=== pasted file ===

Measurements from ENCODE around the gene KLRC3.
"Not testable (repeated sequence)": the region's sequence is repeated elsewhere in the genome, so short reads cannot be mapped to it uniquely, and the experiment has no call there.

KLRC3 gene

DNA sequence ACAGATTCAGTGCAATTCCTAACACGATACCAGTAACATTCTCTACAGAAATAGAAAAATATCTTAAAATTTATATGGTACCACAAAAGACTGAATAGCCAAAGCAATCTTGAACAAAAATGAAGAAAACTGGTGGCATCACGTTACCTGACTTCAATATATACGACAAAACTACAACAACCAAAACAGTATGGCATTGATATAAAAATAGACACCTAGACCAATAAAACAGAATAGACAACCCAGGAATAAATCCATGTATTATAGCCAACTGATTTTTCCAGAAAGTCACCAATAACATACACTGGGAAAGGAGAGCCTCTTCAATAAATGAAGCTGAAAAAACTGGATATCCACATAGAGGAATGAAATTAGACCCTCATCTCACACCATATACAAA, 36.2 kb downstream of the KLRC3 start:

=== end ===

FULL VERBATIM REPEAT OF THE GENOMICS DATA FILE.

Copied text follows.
Measurements from ENCODE around the gene KLRC3.
"Not testable (repeated sequence)": the region's sequence is repeated elsewhere in the genome, so short reads cannot be mapped to it uniquely, and the experiment has no call there.

KLRC3 gene

DNA sequence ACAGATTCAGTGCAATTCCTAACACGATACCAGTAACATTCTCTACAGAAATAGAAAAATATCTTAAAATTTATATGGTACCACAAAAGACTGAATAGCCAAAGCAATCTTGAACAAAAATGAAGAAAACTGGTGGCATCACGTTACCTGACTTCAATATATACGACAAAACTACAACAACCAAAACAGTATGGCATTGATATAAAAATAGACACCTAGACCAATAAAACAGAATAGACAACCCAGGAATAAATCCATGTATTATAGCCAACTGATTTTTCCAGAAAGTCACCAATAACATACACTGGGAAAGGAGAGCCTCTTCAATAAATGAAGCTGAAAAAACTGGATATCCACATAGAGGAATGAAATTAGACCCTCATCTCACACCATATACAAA, 36.2 kb downstream of the KLRC3 start: